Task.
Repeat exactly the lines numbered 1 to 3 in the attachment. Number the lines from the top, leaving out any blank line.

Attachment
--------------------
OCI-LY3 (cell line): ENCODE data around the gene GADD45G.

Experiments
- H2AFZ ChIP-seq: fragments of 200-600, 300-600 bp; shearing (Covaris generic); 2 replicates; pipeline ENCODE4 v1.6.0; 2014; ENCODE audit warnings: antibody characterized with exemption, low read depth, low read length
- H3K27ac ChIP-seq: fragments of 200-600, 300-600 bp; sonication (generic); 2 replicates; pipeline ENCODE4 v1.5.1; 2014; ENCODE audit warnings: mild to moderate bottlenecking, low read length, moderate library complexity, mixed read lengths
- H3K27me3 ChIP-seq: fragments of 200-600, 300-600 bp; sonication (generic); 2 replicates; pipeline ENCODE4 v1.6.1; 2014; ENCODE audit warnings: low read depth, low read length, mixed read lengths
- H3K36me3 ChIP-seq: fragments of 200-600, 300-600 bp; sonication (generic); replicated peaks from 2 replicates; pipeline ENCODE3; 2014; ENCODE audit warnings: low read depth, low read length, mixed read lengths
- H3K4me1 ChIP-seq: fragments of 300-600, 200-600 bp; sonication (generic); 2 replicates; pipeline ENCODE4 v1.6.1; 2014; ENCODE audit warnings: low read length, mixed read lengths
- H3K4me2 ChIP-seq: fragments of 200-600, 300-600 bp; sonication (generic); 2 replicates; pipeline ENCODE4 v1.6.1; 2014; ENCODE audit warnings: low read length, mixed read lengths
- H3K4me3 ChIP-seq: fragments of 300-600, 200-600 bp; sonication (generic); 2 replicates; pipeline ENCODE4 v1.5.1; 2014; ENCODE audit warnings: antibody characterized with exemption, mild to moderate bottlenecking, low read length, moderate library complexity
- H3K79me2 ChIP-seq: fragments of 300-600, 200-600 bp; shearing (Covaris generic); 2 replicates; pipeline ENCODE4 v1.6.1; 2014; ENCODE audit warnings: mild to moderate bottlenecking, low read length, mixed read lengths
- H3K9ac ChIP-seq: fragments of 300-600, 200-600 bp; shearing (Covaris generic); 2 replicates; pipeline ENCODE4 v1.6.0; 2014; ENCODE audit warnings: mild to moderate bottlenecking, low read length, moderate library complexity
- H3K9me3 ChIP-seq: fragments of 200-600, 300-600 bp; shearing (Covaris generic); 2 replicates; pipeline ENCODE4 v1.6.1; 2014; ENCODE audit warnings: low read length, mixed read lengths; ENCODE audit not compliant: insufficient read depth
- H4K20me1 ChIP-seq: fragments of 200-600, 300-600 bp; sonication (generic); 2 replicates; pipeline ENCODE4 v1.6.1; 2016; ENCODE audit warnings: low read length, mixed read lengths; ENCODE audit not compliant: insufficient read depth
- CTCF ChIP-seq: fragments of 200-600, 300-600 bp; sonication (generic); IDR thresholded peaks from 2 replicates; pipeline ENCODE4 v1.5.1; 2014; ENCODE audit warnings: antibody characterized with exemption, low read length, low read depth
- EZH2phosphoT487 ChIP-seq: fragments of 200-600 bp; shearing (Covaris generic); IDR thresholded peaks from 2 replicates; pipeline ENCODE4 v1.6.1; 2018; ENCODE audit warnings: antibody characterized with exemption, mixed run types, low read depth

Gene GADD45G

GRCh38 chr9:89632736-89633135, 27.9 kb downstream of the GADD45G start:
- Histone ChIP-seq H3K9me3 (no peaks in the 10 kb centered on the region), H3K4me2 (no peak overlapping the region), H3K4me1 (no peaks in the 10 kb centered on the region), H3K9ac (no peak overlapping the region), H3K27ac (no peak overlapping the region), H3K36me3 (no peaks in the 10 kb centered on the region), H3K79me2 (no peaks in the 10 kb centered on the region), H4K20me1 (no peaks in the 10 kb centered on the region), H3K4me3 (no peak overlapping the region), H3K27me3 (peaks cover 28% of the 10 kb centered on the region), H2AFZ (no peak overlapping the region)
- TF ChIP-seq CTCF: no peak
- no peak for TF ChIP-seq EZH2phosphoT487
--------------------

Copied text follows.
OCI-LY3 (cell line): ENCODE data around the gene GADD45G.

Experiments
- H2AFZ ChIP-seq: fragments of 200-600, 300-600 bp; shearing (Covaris generic); 2 replicates; pipeline ENCODE4 v1.6.0; 2014; ENCODE audit warnings: antibody characterized with exemption, low read depth, low read length